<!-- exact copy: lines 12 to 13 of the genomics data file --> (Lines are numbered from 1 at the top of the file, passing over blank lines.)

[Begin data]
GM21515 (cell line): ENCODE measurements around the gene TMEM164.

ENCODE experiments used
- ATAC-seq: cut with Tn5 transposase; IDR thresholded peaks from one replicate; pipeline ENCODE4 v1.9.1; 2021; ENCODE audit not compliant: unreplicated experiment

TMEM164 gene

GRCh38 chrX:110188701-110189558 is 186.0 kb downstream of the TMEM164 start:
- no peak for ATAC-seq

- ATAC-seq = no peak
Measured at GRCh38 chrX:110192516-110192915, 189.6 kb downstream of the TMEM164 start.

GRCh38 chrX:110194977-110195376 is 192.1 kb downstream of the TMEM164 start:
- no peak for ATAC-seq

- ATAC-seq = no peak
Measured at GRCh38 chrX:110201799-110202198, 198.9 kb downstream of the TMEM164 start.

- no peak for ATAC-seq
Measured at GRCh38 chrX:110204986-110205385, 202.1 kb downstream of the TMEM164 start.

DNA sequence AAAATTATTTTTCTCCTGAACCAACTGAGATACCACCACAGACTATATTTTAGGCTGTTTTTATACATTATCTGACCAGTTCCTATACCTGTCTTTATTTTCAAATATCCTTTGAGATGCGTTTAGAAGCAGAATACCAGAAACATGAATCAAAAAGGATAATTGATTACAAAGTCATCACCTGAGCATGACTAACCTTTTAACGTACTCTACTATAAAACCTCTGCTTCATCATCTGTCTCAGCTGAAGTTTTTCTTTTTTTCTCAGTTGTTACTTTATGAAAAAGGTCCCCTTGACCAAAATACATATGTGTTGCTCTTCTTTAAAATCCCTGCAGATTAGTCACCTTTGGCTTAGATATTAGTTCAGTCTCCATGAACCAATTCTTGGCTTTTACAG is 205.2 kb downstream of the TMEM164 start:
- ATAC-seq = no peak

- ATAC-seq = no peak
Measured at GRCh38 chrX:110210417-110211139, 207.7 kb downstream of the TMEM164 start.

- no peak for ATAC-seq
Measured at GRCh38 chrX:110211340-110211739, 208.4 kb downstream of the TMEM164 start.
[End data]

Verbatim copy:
Measured at GRCh38 chrX:110201799-110202198, 198.9 kb downstream of the TMEM164 start.

- no peak for ATAC-seq